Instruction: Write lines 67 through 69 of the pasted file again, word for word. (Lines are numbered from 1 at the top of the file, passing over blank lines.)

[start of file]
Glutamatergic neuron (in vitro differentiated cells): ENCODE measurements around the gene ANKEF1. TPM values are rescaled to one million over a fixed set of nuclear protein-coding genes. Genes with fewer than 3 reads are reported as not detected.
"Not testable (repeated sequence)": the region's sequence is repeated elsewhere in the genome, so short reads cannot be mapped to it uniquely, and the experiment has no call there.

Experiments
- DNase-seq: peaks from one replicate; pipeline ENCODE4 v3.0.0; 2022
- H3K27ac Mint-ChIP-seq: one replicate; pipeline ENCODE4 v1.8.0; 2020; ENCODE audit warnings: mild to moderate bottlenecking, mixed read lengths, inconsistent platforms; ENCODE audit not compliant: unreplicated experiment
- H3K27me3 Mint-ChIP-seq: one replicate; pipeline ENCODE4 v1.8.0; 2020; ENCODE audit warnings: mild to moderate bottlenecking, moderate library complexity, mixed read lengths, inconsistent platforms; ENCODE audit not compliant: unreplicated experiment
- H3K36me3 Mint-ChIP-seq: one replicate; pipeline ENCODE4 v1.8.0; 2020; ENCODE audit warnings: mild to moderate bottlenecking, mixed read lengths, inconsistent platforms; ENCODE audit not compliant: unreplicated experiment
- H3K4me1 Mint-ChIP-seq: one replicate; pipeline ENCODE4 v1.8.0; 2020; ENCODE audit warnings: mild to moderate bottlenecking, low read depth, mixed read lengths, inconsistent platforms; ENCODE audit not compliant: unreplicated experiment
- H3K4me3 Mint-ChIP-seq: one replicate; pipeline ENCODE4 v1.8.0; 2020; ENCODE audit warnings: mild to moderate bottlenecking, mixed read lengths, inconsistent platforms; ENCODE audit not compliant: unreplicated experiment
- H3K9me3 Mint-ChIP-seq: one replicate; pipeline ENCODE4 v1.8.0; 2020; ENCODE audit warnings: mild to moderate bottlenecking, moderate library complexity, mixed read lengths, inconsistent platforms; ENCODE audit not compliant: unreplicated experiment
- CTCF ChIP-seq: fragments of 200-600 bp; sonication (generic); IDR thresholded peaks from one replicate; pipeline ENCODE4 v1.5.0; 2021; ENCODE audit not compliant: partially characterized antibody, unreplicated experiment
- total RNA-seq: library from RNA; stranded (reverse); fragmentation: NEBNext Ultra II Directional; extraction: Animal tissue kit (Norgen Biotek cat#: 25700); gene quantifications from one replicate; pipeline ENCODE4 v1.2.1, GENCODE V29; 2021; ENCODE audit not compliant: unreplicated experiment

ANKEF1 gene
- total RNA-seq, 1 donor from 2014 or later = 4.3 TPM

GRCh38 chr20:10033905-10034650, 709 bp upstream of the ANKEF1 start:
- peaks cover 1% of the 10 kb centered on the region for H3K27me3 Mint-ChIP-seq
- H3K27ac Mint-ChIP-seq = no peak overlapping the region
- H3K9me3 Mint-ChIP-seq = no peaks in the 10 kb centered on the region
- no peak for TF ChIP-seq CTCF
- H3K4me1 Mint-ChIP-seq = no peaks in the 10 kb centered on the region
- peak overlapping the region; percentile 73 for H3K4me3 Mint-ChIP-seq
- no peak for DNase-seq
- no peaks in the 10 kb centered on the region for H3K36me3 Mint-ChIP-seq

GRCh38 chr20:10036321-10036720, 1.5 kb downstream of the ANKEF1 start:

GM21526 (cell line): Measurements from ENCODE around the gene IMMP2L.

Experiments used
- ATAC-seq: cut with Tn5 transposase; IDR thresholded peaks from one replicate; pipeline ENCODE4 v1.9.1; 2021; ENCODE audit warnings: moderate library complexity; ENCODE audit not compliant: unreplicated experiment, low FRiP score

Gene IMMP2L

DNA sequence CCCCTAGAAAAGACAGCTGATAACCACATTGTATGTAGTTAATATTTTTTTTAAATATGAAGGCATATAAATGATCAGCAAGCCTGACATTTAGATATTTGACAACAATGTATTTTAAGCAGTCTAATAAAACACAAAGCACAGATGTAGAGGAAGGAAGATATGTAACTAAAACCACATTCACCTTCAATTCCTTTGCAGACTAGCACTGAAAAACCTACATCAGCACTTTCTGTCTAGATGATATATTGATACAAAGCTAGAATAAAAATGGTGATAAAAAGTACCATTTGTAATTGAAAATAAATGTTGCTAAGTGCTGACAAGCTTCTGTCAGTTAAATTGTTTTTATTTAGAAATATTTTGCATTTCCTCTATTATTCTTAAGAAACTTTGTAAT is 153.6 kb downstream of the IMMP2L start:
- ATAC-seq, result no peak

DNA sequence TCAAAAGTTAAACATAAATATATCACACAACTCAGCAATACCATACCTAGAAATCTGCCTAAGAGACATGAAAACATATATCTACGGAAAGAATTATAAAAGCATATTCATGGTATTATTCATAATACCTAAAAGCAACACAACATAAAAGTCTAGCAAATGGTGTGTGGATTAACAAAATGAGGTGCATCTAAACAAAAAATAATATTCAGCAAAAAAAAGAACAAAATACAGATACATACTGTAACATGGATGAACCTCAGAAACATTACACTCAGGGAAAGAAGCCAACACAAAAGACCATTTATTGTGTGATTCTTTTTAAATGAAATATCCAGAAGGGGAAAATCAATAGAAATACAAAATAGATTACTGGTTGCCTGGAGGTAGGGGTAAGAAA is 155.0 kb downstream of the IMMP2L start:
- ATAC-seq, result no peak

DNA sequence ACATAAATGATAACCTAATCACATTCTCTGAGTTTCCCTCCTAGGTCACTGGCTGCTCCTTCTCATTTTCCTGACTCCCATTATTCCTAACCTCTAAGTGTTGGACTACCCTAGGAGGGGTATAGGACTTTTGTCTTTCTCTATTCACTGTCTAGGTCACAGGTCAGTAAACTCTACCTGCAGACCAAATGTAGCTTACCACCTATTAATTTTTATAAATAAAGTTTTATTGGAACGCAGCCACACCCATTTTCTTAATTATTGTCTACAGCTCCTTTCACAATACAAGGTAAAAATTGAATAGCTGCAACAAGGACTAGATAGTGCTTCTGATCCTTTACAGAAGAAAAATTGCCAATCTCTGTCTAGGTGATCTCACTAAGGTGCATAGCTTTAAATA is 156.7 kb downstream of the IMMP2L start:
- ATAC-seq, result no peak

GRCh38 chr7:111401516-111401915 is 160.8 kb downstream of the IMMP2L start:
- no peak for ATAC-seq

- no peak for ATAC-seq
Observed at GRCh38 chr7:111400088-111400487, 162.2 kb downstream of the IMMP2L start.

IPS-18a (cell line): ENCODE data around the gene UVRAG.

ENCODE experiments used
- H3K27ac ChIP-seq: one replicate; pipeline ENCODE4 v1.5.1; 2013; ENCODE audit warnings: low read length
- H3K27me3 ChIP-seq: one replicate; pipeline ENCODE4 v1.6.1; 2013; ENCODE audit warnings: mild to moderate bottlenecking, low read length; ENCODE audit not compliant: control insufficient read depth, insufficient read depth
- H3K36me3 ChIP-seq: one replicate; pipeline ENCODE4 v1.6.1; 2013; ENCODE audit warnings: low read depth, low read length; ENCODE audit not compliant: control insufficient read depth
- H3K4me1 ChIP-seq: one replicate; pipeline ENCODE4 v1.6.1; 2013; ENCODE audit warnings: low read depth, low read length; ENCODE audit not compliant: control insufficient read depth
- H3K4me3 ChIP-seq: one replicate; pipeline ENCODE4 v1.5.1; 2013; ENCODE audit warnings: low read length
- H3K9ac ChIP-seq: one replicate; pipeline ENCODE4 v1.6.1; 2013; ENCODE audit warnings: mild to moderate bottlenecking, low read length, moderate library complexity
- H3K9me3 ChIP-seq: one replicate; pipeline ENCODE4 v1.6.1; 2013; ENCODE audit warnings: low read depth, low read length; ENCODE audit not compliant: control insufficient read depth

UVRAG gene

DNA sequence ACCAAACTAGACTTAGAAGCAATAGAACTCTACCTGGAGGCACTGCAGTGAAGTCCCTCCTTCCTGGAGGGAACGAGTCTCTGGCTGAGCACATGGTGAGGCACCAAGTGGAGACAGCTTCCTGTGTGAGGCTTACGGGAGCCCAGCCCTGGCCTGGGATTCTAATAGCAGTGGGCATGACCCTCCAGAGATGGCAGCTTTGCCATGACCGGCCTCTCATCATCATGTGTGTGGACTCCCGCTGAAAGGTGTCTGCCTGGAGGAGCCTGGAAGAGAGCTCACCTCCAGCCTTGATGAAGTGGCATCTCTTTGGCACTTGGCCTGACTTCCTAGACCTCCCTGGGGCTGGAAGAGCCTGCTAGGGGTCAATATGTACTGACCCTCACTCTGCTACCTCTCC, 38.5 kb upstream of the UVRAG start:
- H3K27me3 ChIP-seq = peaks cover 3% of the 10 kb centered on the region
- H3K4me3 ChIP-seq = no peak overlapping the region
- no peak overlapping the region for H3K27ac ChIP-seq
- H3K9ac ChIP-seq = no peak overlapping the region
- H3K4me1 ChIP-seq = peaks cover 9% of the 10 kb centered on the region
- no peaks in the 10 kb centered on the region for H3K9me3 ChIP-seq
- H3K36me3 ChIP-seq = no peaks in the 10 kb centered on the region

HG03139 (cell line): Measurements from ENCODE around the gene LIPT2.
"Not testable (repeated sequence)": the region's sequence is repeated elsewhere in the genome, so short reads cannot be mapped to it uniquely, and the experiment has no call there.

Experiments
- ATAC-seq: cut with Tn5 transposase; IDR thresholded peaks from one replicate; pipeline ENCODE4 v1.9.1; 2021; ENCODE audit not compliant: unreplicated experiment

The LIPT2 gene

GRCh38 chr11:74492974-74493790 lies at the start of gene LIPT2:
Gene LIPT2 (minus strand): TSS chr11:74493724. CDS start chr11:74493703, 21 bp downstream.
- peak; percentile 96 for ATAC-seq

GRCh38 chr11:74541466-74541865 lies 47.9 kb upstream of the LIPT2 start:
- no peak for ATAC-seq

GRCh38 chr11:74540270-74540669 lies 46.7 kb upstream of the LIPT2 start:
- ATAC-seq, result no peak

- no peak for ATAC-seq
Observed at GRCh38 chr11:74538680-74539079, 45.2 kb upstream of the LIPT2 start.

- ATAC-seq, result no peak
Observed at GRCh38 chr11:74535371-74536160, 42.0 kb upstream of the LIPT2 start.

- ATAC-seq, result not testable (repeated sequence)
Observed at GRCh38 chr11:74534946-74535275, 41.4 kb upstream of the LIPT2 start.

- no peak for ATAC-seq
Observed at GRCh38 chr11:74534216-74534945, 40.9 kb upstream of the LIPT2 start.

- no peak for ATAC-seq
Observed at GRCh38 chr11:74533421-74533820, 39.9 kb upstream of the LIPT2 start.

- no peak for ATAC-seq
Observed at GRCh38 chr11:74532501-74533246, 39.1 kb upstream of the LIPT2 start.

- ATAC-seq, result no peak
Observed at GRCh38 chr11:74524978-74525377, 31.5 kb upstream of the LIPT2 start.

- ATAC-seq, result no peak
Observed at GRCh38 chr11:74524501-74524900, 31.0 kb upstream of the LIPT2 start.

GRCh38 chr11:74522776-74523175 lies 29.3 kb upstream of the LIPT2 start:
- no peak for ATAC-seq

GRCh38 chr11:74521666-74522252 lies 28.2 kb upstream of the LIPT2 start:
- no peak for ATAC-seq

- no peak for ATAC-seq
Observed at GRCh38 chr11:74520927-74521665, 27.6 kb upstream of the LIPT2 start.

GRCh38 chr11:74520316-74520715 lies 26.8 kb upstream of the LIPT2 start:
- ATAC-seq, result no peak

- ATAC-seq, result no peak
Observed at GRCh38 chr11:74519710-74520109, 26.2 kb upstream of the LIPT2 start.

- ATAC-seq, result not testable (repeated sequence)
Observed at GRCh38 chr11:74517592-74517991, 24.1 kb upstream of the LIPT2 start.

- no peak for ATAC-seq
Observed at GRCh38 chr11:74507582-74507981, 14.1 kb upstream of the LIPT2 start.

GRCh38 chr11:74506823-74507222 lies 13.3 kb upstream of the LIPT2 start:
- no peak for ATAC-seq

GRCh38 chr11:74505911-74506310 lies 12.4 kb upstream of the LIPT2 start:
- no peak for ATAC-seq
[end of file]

GRCh38 chr11:74540270-74540669 lies 46.7 kb upstream of the LIPT2 start:
- ATAC-seq, result no peak

- no peak for ATAC-seq